Victor Soultanbeieff

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Victor Soultanbéieff
Soultanbeieff (1947)
Full nameVictor Ivanovich Soultanbéieff
CountryRussian EmpireSoviet Russia (before 1921)
Belgium (after 1921)
Born(1895-11-11)11 November 1895
Yekaterinoslav, Russian Empire
(nowadays Dnipro, Ukraine)
Died9 February 1972(1972-02-09) (aged 76)
Liège, Belgium

Victor Ivanovich Soultanbéieff (also spelled Sultanbajew, Sultanbaev, Sultanbeev, Sultanbejeff, Sultanbaieff, etc.; 11 November 1895 – 9 February 1972) was a Belgian chess master.


An illustration from Internationaal Schaaktournooi Zaanstreek 1946 by W.A.T. Schelfhout and C. Kottnauer (Amsterdam, 1946)

Born in Yekaterinoslav (Ukraine, then Russian Empire), Soultanbéieff learned to play chess rather late, but he improved fast. In 1914 he won the city championship. In World War I, he fought in the Russian army. In 1918 he won the city championship again. After the Bolshevik Revolution, in 1920, he moved to Gallipoli with the army of Pyotr Nikolayevich Wrangel. At the end of 1921 he sought asylum in Belgium.[1] After a short stay in Brussels he moved to Liège, where he would stay for the rest of his life.

In 1923 he participated for the first time in the Belgian Chess Championship, a championship which he would win 5 times; in 1932 (jointly with Boruch Israel Dyner), 1934, 1943, 1957, and 1961. In 1923 he finished 4th, but impressed with his play. He had to combine chess with his work, which resulted in a low number of international tournaments and sometimes bad playing conditions. Nevertheless, he participated in some important tournaments like Hastings International Chess Congress and the Hoogovens tournament.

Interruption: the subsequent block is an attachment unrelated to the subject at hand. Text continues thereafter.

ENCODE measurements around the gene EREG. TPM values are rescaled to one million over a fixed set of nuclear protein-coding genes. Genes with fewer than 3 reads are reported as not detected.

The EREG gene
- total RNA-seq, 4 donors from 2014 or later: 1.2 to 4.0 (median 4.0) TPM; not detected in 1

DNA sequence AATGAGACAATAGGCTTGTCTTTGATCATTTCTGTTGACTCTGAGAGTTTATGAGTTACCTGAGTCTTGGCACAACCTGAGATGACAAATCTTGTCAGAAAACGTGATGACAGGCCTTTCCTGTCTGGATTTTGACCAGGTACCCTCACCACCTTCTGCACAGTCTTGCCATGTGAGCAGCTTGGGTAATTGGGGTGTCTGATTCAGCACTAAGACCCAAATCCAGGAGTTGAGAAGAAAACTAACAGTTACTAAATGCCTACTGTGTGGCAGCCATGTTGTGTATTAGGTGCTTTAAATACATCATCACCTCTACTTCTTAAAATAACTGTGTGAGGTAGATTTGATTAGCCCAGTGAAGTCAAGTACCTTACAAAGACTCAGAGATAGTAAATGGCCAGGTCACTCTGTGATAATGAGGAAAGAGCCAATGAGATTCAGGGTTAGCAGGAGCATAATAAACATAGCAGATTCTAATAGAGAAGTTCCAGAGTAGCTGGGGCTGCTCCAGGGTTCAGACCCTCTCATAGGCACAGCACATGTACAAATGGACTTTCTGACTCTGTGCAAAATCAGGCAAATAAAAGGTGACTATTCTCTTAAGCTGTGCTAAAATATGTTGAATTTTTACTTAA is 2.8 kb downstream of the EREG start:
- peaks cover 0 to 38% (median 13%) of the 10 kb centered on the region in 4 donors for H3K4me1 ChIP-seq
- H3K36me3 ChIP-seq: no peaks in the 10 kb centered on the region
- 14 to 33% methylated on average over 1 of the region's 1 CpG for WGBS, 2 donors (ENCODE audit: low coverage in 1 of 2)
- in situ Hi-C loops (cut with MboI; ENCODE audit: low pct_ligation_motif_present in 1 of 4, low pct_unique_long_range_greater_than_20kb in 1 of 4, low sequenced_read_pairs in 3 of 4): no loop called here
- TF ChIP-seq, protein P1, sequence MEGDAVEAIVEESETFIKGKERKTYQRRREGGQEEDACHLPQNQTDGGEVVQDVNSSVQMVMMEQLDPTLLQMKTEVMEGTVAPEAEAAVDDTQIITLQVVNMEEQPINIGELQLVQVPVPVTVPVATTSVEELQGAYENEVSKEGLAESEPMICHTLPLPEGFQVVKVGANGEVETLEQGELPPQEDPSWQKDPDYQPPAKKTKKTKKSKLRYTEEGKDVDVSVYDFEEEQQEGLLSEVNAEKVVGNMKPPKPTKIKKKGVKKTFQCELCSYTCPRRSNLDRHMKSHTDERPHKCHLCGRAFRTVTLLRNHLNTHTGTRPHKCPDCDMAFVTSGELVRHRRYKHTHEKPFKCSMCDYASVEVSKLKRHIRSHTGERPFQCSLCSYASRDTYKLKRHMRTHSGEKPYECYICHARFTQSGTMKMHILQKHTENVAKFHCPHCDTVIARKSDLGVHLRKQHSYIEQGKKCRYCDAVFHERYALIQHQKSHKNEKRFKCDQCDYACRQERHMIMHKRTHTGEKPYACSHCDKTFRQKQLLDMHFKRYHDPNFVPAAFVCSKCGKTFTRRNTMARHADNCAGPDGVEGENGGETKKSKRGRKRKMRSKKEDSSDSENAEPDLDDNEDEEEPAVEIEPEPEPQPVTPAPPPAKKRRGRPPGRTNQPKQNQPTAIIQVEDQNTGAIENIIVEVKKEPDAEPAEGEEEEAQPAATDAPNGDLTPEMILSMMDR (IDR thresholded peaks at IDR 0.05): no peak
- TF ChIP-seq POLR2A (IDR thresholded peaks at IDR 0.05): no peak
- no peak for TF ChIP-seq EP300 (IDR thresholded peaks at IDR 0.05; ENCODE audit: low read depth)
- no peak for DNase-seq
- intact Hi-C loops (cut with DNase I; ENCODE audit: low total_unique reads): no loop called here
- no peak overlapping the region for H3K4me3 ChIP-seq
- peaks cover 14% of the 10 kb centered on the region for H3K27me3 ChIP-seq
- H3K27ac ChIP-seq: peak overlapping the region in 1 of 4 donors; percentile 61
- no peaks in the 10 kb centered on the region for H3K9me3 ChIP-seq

Soultanbéieff was made a national master in 1931 and International Arbiter in 1964.[2]


Playing style[edit]

Soultanbéieff was known for his aggressive playing style, which sometimes resulted in short, brilliant games, but which sometimes led to unnecessary defeat. Some of his games are still famous like his games against Liubarski, 1928 or Borodin, 1943. Unlike many other players, Soultanbéieff stayed true to his attacking style when he grew old. He left his name to the Soultanbeieff Variation, a line in the Slav Defense which was introduced in the correspondence game Macht–Soultanbéieff, 1931–2: 1.d4 d5 2.c4 c6 3.Nf3 Nf6 4.Nc3 dxc4 5.a4 e6.[3][4][5]

Tournament record[edit]

Although he had won a few tournaments in Russia, his chess career only took off when he came to Belgium. He participated in a total of 22 Belgian championships[6] between 1923 and 1969. He won it 5 times (1932 (shared with Boruch Israel Dyner), 1934, 1943, 1957*, 1961*), took 3 times 2nd place (1938 (Shared with Arthur Dunkelblum), 1945*, 1958*) and one time 3rd place (1962). (Tournaments marks with * were FBE-championships.)

Due to his professional activities, international tournaments were rare. Nevertheless, he achieved some remarkable results, which are contained in the following table:

Year, place (Event) Winner Soultanbéieff's result
1924, Brussels[7] Edgard Colle 5th
1926, Spa, Belgium[1] (International) Friedrich Sämisch & George Alan Thomas 8½/11 5th, shared with Arthur Dunkelblum and Massimiliano Romih, 6/11
1926/27, Hastings[1] (Hastings International Chess Congress, challengers) Georges Koltanowski, 7/9 2nd, 6½/9
1929, Maastricht[7] (Quadrangular tournament) Marcel Engelmann 2nd
1929 Ramsgate[1] José Raúl Capablanca, 5½/7 6th, 4/7
1930 Liège[8] (International tournament) Savielly Tartakower, 8½/11 11th, 4/11
1930 Liège[1] (Quadrangular tournament) Soultanbéieff, 2½/3 1st, 2½/3 before Isaías Pleci
1930/31 Hastings[1] (Hastings International Chess Congress Major A) Soultanbéieff, 7½/9 1st, 7½/9 before Emmanuel Sapira
1936, Ostend[9] Erik Lundin, 7½/9 Shared 7th with George Alan Thomas, 4/9